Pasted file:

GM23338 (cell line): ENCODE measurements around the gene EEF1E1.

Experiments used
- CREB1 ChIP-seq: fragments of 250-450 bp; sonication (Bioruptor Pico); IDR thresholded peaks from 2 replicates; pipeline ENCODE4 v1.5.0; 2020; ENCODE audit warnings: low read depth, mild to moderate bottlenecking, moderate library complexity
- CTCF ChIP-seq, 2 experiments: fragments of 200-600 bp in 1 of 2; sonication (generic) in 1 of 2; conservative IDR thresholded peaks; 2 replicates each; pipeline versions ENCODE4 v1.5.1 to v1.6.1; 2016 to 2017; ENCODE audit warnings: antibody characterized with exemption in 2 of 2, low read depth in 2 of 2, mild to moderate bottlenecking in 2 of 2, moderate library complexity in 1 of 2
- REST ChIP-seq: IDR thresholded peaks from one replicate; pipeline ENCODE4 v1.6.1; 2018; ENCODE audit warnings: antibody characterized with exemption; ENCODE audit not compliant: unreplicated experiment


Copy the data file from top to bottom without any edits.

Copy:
GM23338 (cell line): ENCODE measurements around the gene EEF1E1.

Experiments used
- CREB1 ChIP-seq: fragments of 250-450 bp; sonication (Bioruptor Pico); IDR thresholded peaks from 2 replicates; pipeline ENCODE4 v1.5.0; 2020; ENCODE audit warnings: low read depth, mild to moderate bottlenecking, moderate library complexity
- CTCF ChIP-seq, 2 experiments: fragments of 200-600 bp in 1 of 2; sonication (generic) in 1 of 2; conservative IDR thresholded peaks; 2 replicates each; pipeline versions ENCODE4 v1.5.1 to v1.6.1; 2016 to 2017; ENCODE audit warnings: antibody characterized with exemption in 2 of 2, low read depth in 2 of 2, mild to moderate bottlenecking in 2 of 2, moderate library complexity in 1 of 2
- REST ChIP-seq: IDR thresholded peaks from one replicate; pipeline ENCODE4 v1.6.1; 2018; ENCODE audit warnings: antibody characterized with exemption; ENCODE audit not compliant: unreplicated experiment